As thoughts turn to the new season it’s time to add strength to that stamina base. Joe Beer gives you the essential sessions…
You’ve just started your aerobic base cycling sessions and got yourself the latest wind-cheating tri bike, but faster race times are still not guaranteed. After all, riding at race speed is dependent on your ability to deliver leg power through the pedals, and not on how much you spend on reducing drag.
You still need to push the pedals to make those fast-looking bikes move along. Speed cannot be bought. Instead, power and fitness are the keys to improvement on the bike, which will result in not only a better bike split but a quicker run leg, too.
Look at any experienced rider and you’ll observe that they’ll ride faster than you, despite using the same gear. That’s because they’ve spent the New Year adding strength to aerobic fitness to produce power down through the pedals.
By clocking up the miles and working on strength, their neurological system has adapted to become more ‘cycling efficient’, while their technique has refined to such a degree that they don’t waiver from maintaining a straight line on the road.
Also, better riders don’t always take the easy way out and pick the easiest gear. Instead, by a clever use of gearing and incorporating mixed terrain, they build stronger legs and develop a capacity to hurt their cycling muscles.
You see, sessions aren’t just about miles, heart rates or average speed. They must, at times, force your muscles to work harder by working harder gears against terrain or the headwind.
Time to build
So, as we enter the second phase of winter from the start of the New Year, it’s time to start progressing with strength sessions. However, don’t be fooled into thinking this is all about fast interval sessions and trying to get ‘speed’.
We’re talking about building the distance of your endurance sessions while also adding in strength sessions (see Joy of Six: Bike Power Essentials below). You’re still trying to build fitness and work up to some bigger weeks in the coming three to four months.
Harder bike sessions in your training week coupled with bigger volumes than you’ve achieved so far means you’ll need to keep every fourth week as an adaptation, low volume, recovery week. Building is good but you need to have time to repair from the two to four harder sessions that start to increase one, two or three months into the New Year.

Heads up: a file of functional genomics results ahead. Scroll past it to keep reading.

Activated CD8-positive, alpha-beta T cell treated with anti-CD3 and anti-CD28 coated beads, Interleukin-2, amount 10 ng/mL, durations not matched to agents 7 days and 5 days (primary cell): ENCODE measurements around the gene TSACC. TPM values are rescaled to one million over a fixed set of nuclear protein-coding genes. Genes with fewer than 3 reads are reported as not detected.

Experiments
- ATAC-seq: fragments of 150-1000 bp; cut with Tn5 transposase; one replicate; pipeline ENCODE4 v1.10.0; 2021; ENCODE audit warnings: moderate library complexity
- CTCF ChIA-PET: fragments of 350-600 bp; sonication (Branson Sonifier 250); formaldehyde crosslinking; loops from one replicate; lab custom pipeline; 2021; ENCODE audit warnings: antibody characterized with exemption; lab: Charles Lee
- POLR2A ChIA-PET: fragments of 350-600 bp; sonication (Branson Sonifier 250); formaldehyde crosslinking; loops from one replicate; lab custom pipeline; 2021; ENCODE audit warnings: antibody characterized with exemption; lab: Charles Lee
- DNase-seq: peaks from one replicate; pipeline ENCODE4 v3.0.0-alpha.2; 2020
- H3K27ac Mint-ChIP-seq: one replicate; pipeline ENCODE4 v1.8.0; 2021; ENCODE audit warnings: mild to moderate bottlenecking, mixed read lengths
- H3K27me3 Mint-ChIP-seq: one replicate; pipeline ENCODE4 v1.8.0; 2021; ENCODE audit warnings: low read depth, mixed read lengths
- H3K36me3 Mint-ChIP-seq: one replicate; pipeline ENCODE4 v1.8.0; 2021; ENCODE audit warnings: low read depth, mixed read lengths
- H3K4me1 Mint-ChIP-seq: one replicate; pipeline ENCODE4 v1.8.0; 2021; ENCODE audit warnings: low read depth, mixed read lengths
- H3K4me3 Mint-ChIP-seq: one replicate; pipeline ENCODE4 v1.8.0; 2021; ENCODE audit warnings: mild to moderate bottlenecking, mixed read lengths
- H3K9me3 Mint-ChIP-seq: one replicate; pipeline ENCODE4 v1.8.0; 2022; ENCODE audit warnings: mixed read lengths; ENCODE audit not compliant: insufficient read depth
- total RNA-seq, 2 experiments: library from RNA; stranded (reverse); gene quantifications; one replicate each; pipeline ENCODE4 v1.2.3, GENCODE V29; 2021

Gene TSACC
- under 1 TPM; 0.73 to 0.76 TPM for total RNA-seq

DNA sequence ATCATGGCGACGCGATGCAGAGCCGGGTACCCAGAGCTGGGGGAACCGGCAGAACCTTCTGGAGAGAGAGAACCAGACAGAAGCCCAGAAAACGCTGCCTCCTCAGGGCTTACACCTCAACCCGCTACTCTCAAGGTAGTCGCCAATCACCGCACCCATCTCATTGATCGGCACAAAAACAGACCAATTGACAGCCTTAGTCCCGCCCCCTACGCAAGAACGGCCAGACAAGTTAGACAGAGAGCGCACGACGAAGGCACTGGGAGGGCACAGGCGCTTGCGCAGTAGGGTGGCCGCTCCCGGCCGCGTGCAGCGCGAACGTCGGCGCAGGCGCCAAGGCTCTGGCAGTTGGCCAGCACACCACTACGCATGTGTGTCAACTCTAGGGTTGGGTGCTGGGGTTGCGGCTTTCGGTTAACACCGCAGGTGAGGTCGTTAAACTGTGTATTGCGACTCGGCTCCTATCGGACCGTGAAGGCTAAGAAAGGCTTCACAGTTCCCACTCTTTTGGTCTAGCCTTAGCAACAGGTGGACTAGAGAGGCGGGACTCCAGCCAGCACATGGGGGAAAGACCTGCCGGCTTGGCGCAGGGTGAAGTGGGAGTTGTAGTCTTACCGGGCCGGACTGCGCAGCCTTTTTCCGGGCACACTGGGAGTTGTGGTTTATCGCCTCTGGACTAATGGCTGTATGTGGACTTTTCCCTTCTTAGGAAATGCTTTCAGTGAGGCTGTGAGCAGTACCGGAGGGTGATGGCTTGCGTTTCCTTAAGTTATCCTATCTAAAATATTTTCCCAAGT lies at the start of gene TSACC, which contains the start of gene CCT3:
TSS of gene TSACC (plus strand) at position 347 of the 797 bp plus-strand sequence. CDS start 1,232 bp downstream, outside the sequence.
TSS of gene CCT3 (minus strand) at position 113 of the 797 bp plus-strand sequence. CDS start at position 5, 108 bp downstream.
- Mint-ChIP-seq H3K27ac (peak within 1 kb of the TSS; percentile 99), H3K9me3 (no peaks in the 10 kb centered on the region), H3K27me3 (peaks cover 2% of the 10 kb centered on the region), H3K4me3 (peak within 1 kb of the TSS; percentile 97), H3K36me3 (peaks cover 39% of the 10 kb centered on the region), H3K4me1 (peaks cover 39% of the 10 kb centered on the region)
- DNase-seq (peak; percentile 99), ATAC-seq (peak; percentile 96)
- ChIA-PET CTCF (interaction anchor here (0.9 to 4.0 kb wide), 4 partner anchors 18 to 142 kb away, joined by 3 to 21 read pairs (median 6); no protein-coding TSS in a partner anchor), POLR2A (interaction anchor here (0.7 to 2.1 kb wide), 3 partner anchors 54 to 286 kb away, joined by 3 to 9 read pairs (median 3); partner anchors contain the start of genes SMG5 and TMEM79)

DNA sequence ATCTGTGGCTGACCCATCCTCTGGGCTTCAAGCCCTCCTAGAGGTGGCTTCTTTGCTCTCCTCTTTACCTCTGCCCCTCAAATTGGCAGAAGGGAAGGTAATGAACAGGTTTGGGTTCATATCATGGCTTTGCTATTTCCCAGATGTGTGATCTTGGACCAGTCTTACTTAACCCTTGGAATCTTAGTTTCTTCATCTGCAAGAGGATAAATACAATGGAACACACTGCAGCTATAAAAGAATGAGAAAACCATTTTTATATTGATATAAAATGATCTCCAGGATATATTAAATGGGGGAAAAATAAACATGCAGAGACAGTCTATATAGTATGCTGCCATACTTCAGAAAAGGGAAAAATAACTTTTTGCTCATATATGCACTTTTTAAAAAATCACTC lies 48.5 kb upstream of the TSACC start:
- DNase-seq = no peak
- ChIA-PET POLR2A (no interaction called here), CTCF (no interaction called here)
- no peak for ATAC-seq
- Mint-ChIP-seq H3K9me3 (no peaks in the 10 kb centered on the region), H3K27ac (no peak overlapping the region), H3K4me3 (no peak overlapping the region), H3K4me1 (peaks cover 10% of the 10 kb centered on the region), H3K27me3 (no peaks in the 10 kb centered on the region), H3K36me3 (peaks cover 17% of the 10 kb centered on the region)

It’s good to feel strong on the bike but that will only happen as a by-product of some hard work for perhaps 10-30% of your riding week. Gradually build some harder sessions and your rivals will be eating your dust.
THE JOY OF SIX: BIKE POWER ESSENTIALS
1. WRAP UP Have a pair of bib tights, a thermal top, a base layer, gloves and booties ready for your key outdoor sessions. Wear too little and warm-ups or easy riding will count for nothing.
2. ADD POWER Move from a steady training gear into a gear 2-3 teeth harder and slow slightly. Then accelerate the gear for around 12 pushes. Back to cruise speed for 2mins and repeat 8-10 times.
3. HIT THE INCLINES Using a consistent incline of 3-5%, use the big chainring and pedal at around 50-60rpm for 1-3km. Start with two, adding one a week, to a max of eight. If too easy, go 1-2 teeth smaller.
4. ROLL OUT Using your favourite rolling course, ride on the big chainring. Look for power on the inclines and your race position. Progress down the cassette over the next three months.
5. TAKE IT TO THE MAXIMUM Thirty-second maximal efforts with 4-5mins recovery will help build time-trial legs. Don’t jump into more than five and bear in mind that this is extreme, so only do them when healthy.
6. RECOVER RIGHT After hard efforts that strain the legs and send lactate levels soaring, cool off with some easy riding, shower, then stick a pair of compression tights on. Have a recovery drink.